Reduced Rank ~ ~ Diagonal elements of S0 are positive and decreasing in magnitude. Keep the first k and set the others to zero. Delete the zero rows and columns of S0 and the corresponding rows and columns of T0 and D0. This gives: X X = TSD' Interpretation If value of k is selected well, expectation is that X retains the semantic information from X, but eliminates noise from synonymy,and recognizes dependence. ^ ^
Selection of singular values t x d t x k k x k k x d S D' ^ = X T k is the number of singular values chosen to represent the concepts in the set of documents. Usually, k« m.
Comparing Two Terms ^ The dot product of two rows of X reflects the extent to which two terms have a similar pattern of occurrences. ^ ^ XX' = TSD'(TSD')' = TSD'DS'T' =TSS'T Since D is orthonormal = TS(TS)' To calculate thei, jcell, take the dot product between the i and j rows ofTS Since S is diagonal, TS differs from T only by stretching the coordinate system
Comparing Two Documents ^ The dot product of two columns of X reflects the extent to which two columns have a similar pattern of occurrences. ^ ^ X'X = (TSD')'TSD' = DS(DS)' To calculate thei, jcell, take the dot product between the i and j columns ofDS. Since S is diagonal DS differs from D only by stretching the coordinate system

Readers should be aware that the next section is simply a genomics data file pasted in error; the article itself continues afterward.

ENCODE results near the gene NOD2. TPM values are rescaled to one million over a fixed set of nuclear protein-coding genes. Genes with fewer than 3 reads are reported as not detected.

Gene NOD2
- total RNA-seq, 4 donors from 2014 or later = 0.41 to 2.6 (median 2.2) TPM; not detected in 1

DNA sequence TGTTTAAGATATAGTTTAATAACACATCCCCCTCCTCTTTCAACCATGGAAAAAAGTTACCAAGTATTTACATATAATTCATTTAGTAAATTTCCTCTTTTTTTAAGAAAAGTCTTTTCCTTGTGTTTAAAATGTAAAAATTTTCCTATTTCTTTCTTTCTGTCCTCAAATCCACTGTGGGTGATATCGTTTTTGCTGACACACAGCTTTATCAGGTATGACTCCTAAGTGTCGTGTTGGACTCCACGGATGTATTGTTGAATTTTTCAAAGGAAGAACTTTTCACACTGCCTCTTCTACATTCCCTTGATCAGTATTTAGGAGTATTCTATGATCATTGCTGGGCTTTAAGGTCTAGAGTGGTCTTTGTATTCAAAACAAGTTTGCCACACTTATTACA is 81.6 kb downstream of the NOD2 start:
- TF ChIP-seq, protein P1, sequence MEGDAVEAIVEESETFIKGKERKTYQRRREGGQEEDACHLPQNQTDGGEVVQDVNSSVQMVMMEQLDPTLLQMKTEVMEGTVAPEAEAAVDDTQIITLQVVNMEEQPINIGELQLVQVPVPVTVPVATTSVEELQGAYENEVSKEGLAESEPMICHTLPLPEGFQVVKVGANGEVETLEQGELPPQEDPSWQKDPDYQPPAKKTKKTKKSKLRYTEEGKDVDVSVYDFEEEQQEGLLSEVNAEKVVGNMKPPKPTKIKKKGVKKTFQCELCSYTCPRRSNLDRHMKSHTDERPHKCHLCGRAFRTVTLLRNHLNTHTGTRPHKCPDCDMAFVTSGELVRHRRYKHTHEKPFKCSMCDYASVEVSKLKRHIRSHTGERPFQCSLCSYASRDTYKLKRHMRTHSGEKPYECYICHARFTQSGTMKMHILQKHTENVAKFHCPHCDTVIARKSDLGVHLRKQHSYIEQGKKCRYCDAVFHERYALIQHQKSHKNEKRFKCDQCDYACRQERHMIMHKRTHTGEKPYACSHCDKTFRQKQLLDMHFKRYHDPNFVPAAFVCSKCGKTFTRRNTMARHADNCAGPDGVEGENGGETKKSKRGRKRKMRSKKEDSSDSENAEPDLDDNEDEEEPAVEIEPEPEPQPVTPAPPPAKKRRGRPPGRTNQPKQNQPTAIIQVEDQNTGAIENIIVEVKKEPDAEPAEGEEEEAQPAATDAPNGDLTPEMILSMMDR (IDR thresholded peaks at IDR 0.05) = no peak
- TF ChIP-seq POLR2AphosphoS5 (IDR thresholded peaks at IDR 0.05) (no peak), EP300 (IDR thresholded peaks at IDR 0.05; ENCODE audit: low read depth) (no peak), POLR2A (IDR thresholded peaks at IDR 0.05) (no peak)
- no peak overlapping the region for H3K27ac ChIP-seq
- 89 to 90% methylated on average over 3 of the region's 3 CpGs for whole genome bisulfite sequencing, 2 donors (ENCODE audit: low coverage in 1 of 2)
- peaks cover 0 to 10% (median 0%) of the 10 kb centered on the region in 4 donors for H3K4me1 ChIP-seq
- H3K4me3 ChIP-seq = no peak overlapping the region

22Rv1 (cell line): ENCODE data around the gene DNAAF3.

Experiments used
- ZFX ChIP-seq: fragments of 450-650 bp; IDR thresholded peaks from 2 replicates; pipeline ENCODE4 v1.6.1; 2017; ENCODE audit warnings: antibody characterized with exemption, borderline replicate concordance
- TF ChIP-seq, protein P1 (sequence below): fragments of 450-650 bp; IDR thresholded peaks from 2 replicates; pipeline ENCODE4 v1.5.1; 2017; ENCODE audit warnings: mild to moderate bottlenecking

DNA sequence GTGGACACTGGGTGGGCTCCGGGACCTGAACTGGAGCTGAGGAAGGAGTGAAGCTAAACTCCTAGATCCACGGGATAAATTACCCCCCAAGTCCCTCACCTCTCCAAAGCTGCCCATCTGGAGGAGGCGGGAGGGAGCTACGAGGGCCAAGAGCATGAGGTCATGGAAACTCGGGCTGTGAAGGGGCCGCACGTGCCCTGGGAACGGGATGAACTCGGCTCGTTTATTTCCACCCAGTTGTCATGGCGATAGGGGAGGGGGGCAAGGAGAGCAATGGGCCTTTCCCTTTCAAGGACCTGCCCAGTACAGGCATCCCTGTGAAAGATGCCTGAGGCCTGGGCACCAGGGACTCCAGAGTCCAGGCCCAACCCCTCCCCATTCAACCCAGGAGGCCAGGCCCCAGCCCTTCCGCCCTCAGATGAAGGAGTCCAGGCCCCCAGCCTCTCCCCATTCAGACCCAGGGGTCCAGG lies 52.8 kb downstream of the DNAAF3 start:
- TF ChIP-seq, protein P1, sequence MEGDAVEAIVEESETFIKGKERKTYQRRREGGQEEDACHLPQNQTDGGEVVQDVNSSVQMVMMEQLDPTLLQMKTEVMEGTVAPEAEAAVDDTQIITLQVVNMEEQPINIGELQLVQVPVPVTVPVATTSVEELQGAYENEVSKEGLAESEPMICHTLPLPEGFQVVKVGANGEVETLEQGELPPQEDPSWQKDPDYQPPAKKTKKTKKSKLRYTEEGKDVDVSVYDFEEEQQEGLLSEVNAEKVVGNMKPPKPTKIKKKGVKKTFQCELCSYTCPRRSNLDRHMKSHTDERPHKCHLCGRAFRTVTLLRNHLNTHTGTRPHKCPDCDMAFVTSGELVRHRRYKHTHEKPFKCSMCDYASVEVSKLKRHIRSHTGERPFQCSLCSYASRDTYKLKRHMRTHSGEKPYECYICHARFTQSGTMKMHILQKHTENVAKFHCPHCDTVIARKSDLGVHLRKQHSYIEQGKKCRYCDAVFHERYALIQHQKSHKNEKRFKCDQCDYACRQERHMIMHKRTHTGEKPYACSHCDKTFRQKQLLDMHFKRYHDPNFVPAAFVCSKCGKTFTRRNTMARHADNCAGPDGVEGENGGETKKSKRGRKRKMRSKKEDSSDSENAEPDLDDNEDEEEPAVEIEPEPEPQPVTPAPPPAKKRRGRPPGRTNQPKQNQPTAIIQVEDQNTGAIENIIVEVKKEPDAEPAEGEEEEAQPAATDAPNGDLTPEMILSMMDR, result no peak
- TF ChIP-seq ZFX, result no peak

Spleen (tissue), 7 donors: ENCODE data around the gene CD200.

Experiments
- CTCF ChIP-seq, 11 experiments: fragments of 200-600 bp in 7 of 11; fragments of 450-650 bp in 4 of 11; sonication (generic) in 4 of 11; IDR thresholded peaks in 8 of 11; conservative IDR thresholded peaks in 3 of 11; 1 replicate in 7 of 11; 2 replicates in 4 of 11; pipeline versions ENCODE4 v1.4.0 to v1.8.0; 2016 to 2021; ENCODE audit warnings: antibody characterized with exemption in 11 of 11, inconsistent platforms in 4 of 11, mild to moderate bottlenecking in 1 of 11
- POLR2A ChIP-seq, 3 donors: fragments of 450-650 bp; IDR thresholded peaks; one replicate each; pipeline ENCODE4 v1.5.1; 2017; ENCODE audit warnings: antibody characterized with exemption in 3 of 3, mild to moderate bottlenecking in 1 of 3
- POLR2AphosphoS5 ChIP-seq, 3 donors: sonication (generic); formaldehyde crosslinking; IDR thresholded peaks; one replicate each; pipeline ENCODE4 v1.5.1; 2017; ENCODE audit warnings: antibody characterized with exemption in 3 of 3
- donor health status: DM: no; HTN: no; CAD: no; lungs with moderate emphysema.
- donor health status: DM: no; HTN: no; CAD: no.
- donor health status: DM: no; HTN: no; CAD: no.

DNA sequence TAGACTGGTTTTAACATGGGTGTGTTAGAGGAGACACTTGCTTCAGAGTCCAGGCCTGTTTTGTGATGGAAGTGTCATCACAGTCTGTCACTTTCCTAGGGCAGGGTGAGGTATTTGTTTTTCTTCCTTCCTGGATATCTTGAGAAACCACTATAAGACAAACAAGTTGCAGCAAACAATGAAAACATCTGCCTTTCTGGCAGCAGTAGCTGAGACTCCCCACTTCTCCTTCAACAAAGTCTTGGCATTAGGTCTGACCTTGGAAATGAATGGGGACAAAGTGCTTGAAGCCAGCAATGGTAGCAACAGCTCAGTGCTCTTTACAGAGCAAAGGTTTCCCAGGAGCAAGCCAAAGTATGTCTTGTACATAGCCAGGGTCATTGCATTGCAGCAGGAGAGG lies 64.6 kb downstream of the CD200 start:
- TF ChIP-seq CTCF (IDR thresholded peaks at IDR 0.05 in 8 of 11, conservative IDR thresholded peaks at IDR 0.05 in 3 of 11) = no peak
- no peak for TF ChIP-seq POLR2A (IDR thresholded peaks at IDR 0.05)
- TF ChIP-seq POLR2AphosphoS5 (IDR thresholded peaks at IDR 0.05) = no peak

Comparing a Term and a Document Comparison between a term and a document is the value of an individual cell of X. X = TSD' = TS(DS)' where S is a diagonal matrix whose values are the square root of the corresponding elements of S. ^ ^ - - -
Technical Memo Example: Query Terms Query xq human 1 interface 0 computer 0 user 0 system 1 response 0 time 0 EPS 0 survey 0 trees 1 graph 0 minors 0 Query: "humansystem interactions on trees" In term-document space, a query is represented by xq, a t x 1 vector. In concept space, a query is represented by dq, a 1 x k vector.
Comparing a Query and a Document A query can be expressed as a vector in the term-document vector space xq. xqi= 1 if term i is in the query and 0 otherwise. Let pqj be the inner product of the queryxqwith document dj in the term-document vector space. pqj is the jth element in the product of xq'X. ^
Comparing a Query and a Document ^ X [pq1... pqj ... pqt] = [xq1 xq2 ... xqt] document dj is column j of X ^ inner product of query q with document dj query ^ pq' = xq'X = xq'TSD' = xq'T(DS)' similarity(q, dj) = cosine of angle is inner product divided by lengths of vectors pqj |xq| |dj| Revised October 6, 2004